5. What is your most marked characteristic?
6. What’s up with the camera?
After several days drying out the old camera began to work, just like it always had. By then Kurt had ordered his new SLR Canon EOS with a 28 to 80 mm lens. So the old point and shoot is mine, and if I am very, very good, perhaps I can take pictures of my art with the new one. Boy, does it take nice photos!
There are wonderful people who read this blog. I would love to interview each and every one of you. Please, don’t be shy! It’s fun!
1. Leave me a comment saying, "Interview me."
2. I will respond by emailing you five questions. (I get to pick the
3. You will update your blog with the answers to the questions.
4. You will include this explanation and an offer to interview
someone else in the same post.
5. When others comment asking to be interviewed, you will ask them five questions.
Monday, January 12, 2009
I wished each and everyone one of you extra good luck as I wrote your names, and as Kurt drew the winner’s slip of paper. I wish you all could have a new piece of art work on its way to you. It is such fun to get art in the mail!
So please, Ms. Rambling Rose, do send me an email with your address to leslie avon miller @ gmail.com (remove the spaces) and I will get your winnings on its way to you.
For all the rest of you, thank you so very much for the lovely comments, and stay tuned for the next give away, around the time of the International Collage Exchange.
Wednesday, January 7, 2009
I am going to be engaged in other activities over the next several days, so I doubt there will be any new posts from me, but I will check comments and perhaps even post a new photo or two.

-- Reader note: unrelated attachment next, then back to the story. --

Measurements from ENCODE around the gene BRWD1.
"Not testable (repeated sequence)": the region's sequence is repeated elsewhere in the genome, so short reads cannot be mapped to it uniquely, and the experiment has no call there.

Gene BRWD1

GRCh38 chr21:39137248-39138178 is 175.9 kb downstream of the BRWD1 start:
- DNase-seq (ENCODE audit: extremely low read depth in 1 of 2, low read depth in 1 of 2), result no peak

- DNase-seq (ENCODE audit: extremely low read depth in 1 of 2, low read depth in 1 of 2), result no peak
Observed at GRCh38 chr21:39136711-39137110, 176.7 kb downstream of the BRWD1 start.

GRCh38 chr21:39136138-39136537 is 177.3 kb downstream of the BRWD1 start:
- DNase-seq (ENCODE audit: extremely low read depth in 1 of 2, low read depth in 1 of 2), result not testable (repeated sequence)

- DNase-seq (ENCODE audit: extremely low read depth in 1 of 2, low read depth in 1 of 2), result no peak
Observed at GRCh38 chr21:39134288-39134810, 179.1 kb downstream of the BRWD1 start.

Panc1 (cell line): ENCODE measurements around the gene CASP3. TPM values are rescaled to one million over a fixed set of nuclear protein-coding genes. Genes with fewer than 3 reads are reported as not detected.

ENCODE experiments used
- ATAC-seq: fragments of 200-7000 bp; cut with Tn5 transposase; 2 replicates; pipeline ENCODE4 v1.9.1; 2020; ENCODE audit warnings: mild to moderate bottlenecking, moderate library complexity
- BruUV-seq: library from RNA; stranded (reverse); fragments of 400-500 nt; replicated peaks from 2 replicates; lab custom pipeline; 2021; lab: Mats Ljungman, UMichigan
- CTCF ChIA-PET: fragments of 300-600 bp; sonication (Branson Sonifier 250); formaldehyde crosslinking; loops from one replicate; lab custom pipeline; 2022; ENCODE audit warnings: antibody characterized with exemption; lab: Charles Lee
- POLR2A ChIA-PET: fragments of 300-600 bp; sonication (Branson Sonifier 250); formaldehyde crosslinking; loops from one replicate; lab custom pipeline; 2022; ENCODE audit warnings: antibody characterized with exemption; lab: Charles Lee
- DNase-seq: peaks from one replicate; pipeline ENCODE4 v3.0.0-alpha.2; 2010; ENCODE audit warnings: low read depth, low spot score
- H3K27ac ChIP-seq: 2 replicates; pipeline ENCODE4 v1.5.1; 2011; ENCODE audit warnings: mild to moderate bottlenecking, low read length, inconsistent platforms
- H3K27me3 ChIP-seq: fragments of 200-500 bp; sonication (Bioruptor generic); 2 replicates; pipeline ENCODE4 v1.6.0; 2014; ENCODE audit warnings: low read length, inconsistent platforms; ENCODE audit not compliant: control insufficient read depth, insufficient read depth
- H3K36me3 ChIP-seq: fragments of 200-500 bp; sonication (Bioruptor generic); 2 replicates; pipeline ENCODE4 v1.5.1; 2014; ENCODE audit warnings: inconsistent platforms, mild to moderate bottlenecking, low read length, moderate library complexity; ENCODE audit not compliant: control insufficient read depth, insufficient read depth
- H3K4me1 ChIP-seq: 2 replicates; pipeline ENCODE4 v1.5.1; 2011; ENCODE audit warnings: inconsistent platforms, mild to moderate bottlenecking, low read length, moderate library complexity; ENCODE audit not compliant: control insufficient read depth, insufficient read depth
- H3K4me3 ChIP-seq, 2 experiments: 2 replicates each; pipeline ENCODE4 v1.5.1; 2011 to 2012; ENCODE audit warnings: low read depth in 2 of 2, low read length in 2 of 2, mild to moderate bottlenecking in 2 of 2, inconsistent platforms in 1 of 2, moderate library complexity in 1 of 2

Now for your reading pleasure, here is a treat. My friend Niya, an accomplished artist, designer and writer, has written a story, as have several other people. Those stories are published at Curly Red Stories here. She mentions a title she submitted to the web site What Was I Thinking (58 bad boyfriend stories). Niya’s story is entitled Jon Boy. A piece of her lovely red art work is there for your viewing pleasure as well. Enjoy!
Tuesday, January 6, 2009
Today’s art work is by Mimi Shapiro. Her handwritten note to Dale reads: “To Dale, Through art we will one day live in a world at peace.” I love this piece for its soft color and minimalism. Mimi has a web site of her work here. With your sense of humor in hand, go take a peek at her site and look at a piece called man manz. I especially think Jeane, who loves plastic, will enjoy this work. Myself, I’m still giggling….Back to the topic at hand…..
The second piece is by Dale Copeland. Dale’s web site is a fun place to visit. I think her sense of playfulness comes across quite well. She is well known for her assemblage art. If you would like a copy of Dale’s book, you can contact her through her web site.